Africa  

South Africa’s inflation target should be lower

FILE: Reserve Bank Governor Lesetja Kganyago attends the 2017 World Economic Forum in Davos, Switzerland. Picture: Renart Toerien/EWN

The South African Central Bank’s 3-6 per cent inflation target range should probably be lower to bring it into line with emerging market peers, Governor Lesetja Kganyago said on Wednesday.

“A frank reassessment of the 3-6 per cent inflation target range, which is now almost 18 years old, would probably conclude that the target should be lower,” Kganyago said in a public lecture.

“My economists have worked on the numbers, and they report that if we want an inflation rate in line with our trading partners, we should be aiming for 3-4 per cent, that is not where we are today.”

South Africa’s Deputy Finance Minister Sfiso Buthelezi said in July there was a need to debate whether the 3-6 per cent range – which is a government policy – was still relevant.

“Nowadays most emerging markets have targets of around three per cent or four per cent.

”For instance, India adopted a four per cent inflation target last year, and Brazil has just revised its target down to four per cent,” Kganyago added.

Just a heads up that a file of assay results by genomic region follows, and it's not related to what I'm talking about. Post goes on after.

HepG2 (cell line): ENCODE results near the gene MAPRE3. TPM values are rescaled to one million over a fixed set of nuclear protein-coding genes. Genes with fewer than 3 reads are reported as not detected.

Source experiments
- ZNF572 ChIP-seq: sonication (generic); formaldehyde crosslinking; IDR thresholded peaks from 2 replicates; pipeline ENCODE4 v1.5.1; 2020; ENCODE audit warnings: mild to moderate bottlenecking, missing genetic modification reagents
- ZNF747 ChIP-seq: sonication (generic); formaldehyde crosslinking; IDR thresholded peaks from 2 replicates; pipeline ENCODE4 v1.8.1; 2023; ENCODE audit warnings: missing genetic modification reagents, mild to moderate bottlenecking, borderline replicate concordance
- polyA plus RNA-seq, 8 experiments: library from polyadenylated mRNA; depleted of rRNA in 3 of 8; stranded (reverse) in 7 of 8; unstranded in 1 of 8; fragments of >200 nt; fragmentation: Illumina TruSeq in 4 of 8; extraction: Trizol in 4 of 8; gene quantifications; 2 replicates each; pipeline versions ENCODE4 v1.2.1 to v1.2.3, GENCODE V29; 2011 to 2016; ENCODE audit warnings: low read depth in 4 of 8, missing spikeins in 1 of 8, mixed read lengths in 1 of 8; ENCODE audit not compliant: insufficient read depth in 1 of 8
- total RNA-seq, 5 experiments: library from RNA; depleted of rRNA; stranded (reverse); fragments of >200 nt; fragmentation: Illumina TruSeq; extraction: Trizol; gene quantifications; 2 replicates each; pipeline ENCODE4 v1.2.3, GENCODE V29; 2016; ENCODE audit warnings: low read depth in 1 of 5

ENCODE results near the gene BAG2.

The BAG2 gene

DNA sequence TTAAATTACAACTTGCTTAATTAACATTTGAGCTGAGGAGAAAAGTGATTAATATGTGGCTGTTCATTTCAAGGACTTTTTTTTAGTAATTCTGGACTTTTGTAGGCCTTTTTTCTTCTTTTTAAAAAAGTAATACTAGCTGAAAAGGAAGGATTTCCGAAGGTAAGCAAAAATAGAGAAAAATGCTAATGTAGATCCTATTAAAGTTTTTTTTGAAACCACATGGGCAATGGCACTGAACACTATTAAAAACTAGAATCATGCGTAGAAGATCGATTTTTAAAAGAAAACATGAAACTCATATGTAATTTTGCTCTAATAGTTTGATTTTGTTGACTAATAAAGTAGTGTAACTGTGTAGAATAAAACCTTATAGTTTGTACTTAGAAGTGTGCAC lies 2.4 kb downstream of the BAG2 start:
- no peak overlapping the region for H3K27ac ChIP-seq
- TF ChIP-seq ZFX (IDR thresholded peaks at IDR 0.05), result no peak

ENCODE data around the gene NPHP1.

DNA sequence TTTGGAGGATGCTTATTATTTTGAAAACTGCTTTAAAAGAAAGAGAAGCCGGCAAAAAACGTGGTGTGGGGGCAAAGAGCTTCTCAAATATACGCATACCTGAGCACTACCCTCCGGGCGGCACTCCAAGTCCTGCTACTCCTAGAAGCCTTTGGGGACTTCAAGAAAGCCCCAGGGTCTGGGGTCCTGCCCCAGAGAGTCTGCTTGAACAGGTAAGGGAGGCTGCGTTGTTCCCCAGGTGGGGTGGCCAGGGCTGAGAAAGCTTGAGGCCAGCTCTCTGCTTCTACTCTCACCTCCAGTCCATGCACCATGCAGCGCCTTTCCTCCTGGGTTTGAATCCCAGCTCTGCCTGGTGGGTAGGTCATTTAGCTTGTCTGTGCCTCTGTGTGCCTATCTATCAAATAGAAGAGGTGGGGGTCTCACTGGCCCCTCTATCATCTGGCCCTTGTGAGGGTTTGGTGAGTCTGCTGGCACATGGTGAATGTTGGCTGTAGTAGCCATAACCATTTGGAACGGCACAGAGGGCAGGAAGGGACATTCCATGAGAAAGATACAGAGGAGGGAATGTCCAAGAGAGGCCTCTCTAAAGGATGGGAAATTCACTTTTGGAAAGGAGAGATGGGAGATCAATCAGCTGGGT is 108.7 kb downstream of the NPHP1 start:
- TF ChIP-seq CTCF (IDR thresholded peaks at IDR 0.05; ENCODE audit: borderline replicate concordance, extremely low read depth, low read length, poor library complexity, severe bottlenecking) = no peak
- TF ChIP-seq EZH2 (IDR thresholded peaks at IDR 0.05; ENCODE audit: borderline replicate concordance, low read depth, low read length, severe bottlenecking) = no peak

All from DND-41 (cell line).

South Africa’s consumer price inflation fell to 4.6 per cent year-on-year in July, its lowest in nearly two years, boosting the chances of further interest rate cuts by the
central bank.

Kganyago’s comments come after a court on Aug. 15 rejected a call by
the anti-graft-watchdog for the central bank to focus its monetary-policy on boosting economic-growth instead of on fighting inflation and keeping the rand currency stable.

Public-Protector Busisiwe Mkhwebane, whose job is to ensure proper-conduct in public-office, sparked a political-row and a big sell-off of the rand when she proposed the change in the central bank’s monetary policy target in June.



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